Dean Declares Record Quarter
Dean Foods Co. posted its strongest quarter in the company’s history as a drop in costs helped double fourth-quarter profits.
Net income for the Dallas-based processor jumped to $66.4 million, or 42 cents a share, in the quarter ended Dec. 31, 2008, compared with $32.6 million, or 24 cents a share, a year ago, the company reported.
The jump was fueled largely by a drop in costs for items such as raw milk, fuel, energy and resin for bottles, Dean reported. Furthermore, the company’s cost for raw milk dropped 23% per hundredweight, and the company dropped 250 delivery routes, yielding diesel fuel savings of 5%.
Operating income for the quarter was $190 million, the highest in company history and a gain of 27% over the year-ago period. The company also reported free cash flow of $462 million for the year, another record.
“By many measures, the fourth quarter of 2008 was the strongest in our history,” said Gregg Engles, chairman and chief executive officer of the No. 1 dairy processor. “We’re pleased with the results for the quarter and the full year.”
The earnings jump came despite a nearly 5% dip in fourth-quarter sales, to $3.1 billion from $3.2 billion a year ago.
Engles called 2008 “a year of tremendous progress.” For 2009, the company predicts earnings of at least 38 cents a share for the first quarter, and $1.50 for the year, up from the $1.20 a share the company earned last year.
Cheese Helps Kraft Deliver Turnaround Results
Northfield, Ill.-based Kraft Foods Inc. reported solid top-line and bottom-line results for 2008 in the second year of its three-year turnaround plan.
Operating income growth at the No. 2 dairy processor exposed the benefits of further investments in brand building and improved cost management, the company explained. This, combined with better working capital management, resulted in strong cash flow.
Specifically, the cheese category delivered an increase in profit. Organic net revenues grew 3.3%, reflecting the impact of cost-driven pricing actions taken throughout the year and the associated decline in volume, the company reported. Operating income more than doubled versus a weak fourth quarter in the prior year as the company better aligned pricing with input costs. During the quarter, pricing more than offset the impact of lower volume and unfavorable product mix as the benefits of past pricing actions caught up to the escalation of costs experienced during the year, according to Kraft’s investor relations reports.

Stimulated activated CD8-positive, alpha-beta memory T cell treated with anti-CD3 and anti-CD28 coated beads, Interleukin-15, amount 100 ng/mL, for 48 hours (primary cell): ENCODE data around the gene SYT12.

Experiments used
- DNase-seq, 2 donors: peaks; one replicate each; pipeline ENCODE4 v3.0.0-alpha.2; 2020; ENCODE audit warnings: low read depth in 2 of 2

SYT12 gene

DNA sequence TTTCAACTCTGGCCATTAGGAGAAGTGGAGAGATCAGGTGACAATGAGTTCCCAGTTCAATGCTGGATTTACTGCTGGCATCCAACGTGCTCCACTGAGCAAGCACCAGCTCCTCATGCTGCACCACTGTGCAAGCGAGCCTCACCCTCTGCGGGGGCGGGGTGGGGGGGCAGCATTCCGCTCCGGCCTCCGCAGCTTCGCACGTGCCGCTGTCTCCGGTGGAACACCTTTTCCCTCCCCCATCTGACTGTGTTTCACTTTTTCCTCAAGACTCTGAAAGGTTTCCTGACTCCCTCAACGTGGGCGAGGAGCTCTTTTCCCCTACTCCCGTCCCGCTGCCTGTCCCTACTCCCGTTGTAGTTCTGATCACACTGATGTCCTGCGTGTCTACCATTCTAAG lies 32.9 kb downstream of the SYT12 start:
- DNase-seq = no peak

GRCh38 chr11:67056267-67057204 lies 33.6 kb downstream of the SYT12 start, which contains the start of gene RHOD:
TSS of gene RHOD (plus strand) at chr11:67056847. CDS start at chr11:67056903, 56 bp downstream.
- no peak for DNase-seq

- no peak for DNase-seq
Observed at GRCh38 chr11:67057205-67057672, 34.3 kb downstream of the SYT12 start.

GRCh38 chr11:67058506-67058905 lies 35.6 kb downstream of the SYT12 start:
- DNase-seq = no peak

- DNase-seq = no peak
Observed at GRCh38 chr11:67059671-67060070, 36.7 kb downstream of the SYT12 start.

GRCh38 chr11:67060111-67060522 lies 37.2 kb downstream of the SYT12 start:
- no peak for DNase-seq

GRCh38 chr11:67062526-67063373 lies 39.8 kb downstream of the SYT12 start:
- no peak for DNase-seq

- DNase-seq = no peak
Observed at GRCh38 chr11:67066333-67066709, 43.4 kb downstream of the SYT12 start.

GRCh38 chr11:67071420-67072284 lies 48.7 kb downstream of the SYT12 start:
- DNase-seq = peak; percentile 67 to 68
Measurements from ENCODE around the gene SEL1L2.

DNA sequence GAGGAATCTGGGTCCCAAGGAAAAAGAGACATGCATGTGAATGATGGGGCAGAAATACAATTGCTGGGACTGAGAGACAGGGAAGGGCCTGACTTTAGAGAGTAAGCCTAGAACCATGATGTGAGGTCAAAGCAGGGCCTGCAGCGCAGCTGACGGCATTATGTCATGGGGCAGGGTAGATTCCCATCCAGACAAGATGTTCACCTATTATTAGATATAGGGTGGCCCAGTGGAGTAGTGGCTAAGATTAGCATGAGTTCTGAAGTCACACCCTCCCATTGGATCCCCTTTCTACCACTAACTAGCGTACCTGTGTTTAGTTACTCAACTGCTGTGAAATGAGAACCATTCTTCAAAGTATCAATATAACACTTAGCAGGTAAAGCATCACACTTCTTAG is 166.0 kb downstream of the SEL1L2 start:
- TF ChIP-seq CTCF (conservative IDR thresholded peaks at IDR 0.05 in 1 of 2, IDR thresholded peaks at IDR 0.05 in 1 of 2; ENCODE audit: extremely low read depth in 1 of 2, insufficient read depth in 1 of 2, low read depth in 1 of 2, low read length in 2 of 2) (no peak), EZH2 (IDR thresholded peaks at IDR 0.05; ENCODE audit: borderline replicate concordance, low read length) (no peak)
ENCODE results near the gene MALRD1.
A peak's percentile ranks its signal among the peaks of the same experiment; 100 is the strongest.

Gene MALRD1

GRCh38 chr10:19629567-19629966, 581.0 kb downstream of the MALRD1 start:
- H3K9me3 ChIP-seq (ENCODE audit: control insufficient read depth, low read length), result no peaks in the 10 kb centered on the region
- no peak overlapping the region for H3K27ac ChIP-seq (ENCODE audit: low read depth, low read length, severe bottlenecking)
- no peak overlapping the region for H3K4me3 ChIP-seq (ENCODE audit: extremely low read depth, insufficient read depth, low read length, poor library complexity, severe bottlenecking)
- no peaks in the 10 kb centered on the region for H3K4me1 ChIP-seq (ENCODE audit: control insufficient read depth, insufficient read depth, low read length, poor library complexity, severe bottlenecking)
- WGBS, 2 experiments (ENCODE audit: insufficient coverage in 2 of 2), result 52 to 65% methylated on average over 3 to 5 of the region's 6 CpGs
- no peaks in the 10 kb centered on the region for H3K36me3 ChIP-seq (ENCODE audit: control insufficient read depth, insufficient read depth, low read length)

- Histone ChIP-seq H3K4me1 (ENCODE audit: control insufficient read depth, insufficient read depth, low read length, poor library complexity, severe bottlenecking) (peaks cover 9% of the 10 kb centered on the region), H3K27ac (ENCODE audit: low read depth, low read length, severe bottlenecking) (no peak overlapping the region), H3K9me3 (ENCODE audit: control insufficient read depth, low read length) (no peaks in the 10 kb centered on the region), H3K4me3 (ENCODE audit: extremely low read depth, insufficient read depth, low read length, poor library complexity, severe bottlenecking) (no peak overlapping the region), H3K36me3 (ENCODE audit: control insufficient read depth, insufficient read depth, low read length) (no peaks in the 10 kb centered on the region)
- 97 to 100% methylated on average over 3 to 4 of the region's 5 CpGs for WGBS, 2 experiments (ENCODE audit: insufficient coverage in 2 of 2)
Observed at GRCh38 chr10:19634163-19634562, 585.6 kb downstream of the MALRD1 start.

However, as the company predicted, fourth-quarter numbers decreased in earnings per share largely due to the final costs related to its previously announced restructuring program.
“Despite a difficult environment in 2008, we delivered our commitments and made significant strides in staging the portfolio for sustainable growth,” said Irene Rosenfeld, Kraft’s chairman and chief executive officer. “While our 2009 earnings face a number of headwinds, particularly currency and pension costs, we will complete our turnaround in 2009 by continuing to invest in our brands, better leveraging our overhead costs and improving both market shares and profit margins from 2008 levels.”
For 2009, Kraft expects an organic net revenue growth of 3%, down from a previous expectation of at least 4%. This is due to lower-than-projected pricing contributions from declining input costs in the dairy industry.
Yoplait plans to go ‘rBST-free’
General Mills announced plans to eliminate milk sourced from cows treated with artificial bovine growth hormones in the production of its Yoplait yogurts by August.
The Minneapolis-based food giant said it’s making the move in response to consumer demand. “We estimate that more than 70% of our milk is already coming from cows that are not treated with rBST,” said Becky O’Grady, General Mills’ vice president of marketing for the Yoplait brand. “We are committed to reaching 100% no later than August. General Mills and Yoplait strive to offer only the highest-quality products to consumers. While the safety of milk from cows treated with rBST is not at issue, our consumers were expressing a preference for milk from cows not treated with rBST, and we responded.”
Approved by the FDA in 1993, recombinant bovine somatotropin, or recombinant bovine growth hormone, is considered chemically identical to naturally occurring bovine hormones. Although milk produced by rBST-supplemented cows has been deemed safe both by the FDA and USDA, many processors have said their consumers are demonstrating greater support for products from cows not treated with rBST.